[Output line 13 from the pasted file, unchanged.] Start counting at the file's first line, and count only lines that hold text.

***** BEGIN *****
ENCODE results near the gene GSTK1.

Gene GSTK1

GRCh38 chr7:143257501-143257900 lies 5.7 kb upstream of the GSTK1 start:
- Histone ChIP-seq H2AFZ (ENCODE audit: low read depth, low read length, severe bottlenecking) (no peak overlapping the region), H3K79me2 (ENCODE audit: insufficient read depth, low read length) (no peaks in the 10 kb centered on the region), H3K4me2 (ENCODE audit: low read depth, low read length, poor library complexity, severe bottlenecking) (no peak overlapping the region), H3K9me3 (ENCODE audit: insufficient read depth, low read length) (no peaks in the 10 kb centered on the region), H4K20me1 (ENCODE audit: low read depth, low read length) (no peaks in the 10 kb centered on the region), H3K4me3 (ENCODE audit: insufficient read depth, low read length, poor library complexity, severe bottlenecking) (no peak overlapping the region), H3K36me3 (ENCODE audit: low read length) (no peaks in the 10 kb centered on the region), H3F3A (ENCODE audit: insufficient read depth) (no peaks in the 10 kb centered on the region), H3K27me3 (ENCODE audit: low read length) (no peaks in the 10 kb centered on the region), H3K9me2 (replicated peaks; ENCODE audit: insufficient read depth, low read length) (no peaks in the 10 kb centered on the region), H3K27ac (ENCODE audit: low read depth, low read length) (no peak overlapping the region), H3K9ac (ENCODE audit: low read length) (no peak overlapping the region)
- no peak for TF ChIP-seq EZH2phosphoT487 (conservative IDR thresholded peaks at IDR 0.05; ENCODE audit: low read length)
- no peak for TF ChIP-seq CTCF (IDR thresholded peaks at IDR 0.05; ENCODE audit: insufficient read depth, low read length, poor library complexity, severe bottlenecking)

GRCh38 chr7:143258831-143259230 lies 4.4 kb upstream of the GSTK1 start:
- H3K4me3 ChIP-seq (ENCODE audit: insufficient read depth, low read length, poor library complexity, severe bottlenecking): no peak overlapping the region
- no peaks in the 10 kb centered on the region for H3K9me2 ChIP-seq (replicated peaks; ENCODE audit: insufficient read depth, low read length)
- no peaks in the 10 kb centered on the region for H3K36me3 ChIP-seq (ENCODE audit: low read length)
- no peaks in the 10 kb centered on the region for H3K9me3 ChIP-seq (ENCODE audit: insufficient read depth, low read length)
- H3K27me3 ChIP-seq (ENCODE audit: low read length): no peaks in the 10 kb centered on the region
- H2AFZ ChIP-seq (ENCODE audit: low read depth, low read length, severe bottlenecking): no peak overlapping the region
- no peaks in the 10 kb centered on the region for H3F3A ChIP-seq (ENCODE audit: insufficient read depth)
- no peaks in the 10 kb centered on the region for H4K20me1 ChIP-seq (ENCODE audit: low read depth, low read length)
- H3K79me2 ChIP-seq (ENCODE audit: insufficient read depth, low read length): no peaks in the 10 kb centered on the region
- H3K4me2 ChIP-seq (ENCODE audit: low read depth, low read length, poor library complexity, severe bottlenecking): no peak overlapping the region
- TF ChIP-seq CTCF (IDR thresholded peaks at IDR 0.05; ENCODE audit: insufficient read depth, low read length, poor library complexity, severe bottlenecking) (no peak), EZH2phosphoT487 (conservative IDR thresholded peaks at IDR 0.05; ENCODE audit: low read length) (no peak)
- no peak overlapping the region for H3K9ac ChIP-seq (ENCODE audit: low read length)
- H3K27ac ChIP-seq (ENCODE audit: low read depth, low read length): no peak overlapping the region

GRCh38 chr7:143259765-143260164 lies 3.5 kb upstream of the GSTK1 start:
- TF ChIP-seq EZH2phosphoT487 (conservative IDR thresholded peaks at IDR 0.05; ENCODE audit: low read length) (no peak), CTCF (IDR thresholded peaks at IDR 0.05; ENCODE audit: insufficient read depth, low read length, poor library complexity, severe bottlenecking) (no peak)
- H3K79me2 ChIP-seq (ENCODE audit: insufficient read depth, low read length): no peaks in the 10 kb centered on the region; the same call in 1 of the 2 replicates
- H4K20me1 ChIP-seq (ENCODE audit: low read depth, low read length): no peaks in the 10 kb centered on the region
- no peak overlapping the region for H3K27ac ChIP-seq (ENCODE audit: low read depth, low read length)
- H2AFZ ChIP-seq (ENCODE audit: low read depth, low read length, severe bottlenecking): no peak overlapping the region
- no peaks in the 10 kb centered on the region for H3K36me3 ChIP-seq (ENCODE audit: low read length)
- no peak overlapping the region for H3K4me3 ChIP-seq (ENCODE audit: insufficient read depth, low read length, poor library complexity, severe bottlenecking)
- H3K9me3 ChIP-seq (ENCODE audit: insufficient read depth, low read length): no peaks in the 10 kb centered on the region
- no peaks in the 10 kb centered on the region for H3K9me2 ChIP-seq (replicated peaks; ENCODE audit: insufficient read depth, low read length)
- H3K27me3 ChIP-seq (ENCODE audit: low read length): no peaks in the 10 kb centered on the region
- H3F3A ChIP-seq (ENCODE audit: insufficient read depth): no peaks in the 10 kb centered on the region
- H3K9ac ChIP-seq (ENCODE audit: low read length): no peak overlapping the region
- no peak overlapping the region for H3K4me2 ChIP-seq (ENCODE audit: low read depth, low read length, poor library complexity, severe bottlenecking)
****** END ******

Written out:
- H2AFZ ChIP-seq (ENCODE audit: low read depth, low read length, severe bottlenecking): no peak overlapping the region